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Monday, May 2, 2016
Inherited Disorders and Birth Defects
Small BPD and head circumference
I had my 22 week ultrasound and my baby`s head measured just below the 5th percentile...actually I believe it was the BPD (width) that was low. All other measurements seemed to be normal, but around the 10-20th percentile. I was not recommended an anmio, so what could the possible reasons for a descrepency be in the percentiles...? My midwife and dr. are content that all else looks good and that Doppler showed fine placental function. I can only imagine HC and brain growth are so closely realated and I am worried sick and considering a 2nd opinion...Can fetus` have growth spurts? Thanks for any imput
Measurements taken on ultrasound during pregnancy usually include length (called crown-rump length), femur length (the thigh bone), abdominal circumference and biparietal diameter (the measurement from temple to temple - like a headband). It is the BPD that tells gives you a way of indirectly measuring the baby's head circumference. You mention that the BPD is just below the 5th percentile which still falls within the normal range. Also, having the other measurements plot out at the 10-20th percentile are not that much different from the BPD which perhaps is why your doctor did not seem concerned. If the other measurements were at the 75th or 90th percentile - that would be more concerning as that would be a true discrepancy between measurements or if the measurements were changing over time - if the BPD had been at the 75th percentile and now is at the 5th percentile.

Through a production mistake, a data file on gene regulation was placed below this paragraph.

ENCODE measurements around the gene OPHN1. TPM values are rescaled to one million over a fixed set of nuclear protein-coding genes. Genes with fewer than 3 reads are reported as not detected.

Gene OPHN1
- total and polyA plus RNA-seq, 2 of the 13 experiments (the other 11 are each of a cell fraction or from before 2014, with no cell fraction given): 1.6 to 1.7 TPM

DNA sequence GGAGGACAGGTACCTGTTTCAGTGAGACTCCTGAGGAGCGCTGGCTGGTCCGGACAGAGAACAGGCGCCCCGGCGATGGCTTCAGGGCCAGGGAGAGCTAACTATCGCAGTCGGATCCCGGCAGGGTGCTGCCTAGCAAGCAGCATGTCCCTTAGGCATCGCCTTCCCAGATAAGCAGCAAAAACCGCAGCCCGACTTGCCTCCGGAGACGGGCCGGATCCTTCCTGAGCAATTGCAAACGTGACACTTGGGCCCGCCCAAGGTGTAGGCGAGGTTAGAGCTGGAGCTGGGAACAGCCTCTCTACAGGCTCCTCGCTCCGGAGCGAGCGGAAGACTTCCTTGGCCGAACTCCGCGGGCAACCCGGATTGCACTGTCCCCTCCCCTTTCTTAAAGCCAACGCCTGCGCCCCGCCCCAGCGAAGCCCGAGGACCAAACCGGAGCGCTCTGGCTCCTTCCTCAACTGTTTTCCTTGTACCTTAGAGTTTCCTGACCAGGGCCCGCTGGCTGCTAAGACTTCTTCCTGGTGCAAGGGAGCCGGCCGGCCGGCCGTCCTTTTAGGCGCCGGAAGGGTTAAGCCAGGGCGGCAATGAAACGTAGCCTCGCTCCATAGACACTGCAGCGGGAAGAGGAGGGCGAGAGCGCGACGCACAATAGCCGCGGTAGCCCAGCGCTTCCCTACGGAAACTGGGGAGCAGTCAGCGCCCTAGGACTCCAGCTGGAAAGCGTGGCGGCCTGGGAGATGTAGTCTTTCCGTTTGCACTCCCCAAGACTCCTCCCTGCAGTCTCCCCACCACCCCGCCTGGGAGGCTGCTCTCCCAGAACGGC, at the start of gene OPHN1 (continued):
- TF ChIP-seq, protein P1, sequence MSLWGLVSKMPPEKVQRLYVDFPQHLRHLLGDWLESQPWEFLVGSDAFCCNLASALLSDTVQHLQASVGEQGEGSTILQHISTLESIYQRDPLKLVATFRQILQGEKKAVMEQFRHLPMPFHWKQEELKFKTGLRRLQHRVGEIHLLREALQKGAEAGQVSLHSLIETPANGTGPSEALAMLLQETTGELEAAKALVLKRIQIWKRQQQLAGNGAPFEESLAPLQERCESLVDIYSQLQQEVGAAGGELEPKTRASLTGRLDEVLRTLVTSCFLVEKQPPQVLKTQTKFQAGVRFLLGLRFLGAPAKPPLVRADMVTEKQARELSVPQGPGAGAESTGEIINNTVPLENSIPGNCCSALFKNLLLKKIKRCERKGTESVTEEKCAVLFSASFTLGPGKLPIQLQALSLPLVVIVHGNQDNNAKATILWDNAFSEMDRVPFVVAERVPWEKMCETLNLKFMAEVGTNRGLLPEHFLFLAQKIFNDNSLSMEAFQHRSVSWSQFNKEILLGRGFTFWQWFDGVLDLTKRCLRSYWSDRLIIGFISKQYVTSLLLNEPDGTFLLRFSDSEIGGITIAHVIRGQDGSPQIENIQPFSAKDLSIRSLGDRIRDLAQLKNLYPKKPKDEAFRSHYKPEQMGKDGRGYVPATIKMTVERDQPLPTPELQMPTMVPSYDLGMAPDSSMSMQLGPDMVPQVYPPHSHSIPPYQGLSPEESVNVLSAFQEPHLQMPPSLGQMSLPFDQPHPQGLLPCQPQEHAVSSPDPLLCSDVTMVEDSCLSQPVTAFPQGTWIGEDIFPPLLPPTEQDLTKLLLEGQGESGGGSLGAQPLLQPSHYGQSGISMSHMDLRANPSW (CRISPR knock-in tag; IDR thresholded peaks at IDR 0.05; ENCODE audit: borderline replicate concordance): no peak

It is difficult to say why the BPD measurement is somewhat lower than the other measurements and you are correct in that the BPD does give us clues as to how the brain is growing. While ultrasound is an excellent tool to provide us with information about the well being of a pregnancy, it is still like looking through a "veil" and not as good as looking at the baby after birth. Also, ultrasound is only as good as the people who are doing the ultrasound and the equipment that is used.
Getting a second opinion is always an option and may be very helpful in answering your questions more specifically than I am able to do.
Anne Matthews, RN, PhD
Associate Professor of Genetics
School of Medicine
Case Western Reserve University